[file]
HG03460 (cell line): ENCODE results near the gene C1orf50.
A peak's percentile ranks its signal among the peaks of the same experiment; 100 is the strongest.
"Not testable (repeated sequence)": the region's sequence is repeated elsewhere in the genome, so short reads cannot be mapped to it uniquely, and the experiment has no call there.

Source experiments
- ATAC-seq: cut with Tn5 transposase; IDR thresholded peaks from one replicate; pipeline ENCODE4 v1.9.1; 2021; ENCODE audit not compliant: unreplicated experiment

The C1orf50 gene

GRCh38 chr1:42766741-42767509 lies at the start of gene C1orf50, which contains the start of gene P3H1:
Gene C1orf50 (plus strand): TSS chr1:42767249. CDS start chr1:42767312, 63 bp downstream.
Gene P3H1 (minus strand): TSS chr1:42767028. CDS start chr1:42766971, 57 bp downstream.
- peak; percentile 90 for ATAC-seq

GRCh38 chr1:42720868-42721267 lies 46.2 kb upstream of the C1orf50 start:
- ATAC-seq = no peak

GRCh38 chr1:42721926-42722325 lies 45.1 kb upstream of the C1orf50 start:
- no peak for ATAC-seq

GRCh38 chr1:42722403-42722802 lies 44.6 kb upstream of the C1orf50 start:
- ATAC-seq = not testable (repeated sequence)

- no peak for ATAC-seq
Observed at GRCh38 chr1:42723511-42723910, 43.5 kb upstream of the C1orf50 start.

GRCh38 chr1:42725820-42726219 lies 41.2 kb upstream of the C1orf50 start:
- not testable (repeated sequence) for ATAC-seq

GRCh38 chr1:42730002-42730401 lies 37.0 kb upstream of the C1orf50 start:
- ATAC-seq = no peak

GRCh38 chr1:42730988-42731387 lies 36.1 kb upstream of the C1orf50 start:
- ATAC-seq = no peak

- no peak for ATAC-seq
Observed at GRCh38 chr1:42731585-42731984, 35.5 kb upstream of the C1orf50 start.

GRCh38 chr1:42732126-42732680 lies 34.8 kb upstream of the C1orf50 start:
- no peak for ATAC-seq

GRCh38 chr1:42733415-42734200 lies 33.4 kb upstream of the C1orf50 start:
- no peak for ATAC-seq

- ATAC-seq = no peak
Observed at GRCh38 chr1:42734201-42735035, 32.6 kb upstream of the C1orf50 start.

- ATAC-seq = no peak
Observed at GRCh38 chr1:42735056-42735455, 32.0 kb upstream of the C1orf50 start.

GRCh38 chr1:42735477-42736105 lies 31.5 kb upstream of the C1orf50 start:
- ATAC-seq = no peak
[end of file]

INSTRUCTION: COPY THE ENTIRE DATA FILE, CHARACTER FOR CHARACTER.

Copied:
HG03460 (cell line): ENCODE results near the gene C1orf50.
A peak's percentile ranks its signal among the peaks of the same experiment; 100 is the strongest.
"Not testable (repeated sequence)": the region's sequence is repeated elsewhere in the genome, so short reads cannot be mapped to it uniquely, and the experiment has no call there.

Source experiments
- ATAC-seq: cut with Tn5 transposase; IDR thresholded peaks from one replicate; pipeline ENCODE4 v1.9.1; 2021; ENCODE audit not compliant: unreplicated experiment

The C1orf50 gene

GRCh38 chr1:42766741-42767509 lies at the start of gene C1orf50, which contains the start of gene P3H1:
Gene C1orf50 (plus strand): TSS chr1:42767249. CDS start chr1:42767312, 63 bp downstream.
Gene P3H1 (minus strand): TSS chr1:42767028. CDS start chr1:42766971, 57 bp downstream.
- peak; percentile 90 for ATAC-seq

GRCh38 chr1:42720868-42721267 lies 46.2 kb upstream of the C1orf50 start:
- ATAC-seq = no peak

GRCh38 chr1:42721926-42722325 lies 45.1 kb upstream of the C1orf50 start:
- no peak for ATAC-seq

GRCh38 chr1:42722403-42722802 lies 44.6 kb upstream of the C1orf50 start:
- ATAC-seq = not testable (repeated sequence)

- no peak for ATAC-seq
Observed at GRCh38 chr1:42723511-42723910, 43.5 kb upstream of the C1orf50 start.

GRCh38 chr1:42725820-42726219 lies 41.2 kb upstream of the C1orf50 start:
- not testable (repeated sequence) for ATAC-seq

GRCh38 chr1:42730002-42730401 lies 37.0 kb upstream of the C1orf50 start:
- ATAC-seq = no peak

GRCh38 chr1:42730988-42731387 lies 36.1 kb upstream of the C1orf50 start:
- ATAC-seq = no peak

- no peak for ATAC-seq
Observed at GRCh38 chr1:42731585-42731984, 35.5 kb upstream of the C1orf50 start.

GRCh38 chr1:42732126-42732680 lies 34.8 kb upstream of the C1orf50 start:
- no peak for ATAC-seq

GRCh38 chr1:42733415-42734200 lies 33.4 kb upstream of the C1orf50 start:
- no peak for ATAC-seq

- ATAC-seq = no peak
Observed at GRCh38 chr1:42734201-42735035, 32.6 kb upstream of the C1orf50 start.

- ATAC-seq = no peak
Observed at GRCh38 chr1:42735056-42735455, 32.0 kb upstream of the C1orf50 start.

GRCh38 chr1:42735477-42736105 lies 31.5 kb upstream of the C1orf50 start:
- ATAC-seq = no peak